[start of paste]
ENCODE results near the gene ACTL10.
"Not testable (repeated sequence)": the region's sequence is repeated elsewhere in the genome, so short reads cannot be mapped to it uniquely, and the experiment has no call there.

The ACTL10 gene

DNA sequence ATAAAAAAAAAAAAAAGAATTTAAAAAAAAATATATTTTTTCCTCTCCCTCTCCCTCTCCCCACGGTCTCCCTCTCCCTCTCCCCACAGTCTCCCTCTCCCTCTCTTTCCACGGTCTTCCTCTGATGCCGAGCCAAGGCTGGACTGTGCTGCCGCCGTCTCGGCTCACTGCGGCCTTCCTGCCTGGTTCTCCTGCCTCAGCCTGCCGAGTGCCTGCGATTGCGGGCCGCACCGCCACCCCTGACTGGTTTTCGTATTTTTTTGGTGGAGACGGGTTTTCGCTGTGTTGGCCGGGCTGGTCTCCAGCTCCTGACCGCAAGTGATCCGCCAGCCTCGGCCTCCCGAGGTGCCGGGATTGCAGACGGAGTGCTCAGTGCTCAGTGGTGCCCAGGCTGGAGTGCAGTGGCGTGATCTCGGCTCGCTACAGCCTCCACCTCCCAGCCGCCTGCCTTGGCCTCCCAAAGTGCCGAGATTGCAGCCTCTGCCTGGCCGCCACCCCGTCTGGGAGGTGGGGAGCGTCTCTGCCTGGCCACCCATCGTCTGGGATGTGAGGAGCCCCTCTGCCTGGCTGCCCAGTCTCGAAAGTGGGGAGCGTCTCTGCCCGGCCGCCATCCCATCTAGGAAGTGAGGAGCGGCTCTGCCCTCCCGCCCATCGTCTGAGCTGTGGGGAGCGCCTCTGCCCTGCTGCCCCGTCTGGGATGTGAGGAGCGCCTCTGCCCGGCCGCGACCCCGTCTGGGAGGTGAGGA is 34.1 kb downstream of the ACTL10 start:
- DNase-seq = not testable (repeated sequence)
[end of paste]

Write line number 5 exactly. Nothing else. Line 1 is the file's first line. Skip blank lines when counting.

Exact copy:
- DNase-seq = not testable (repeated sequence)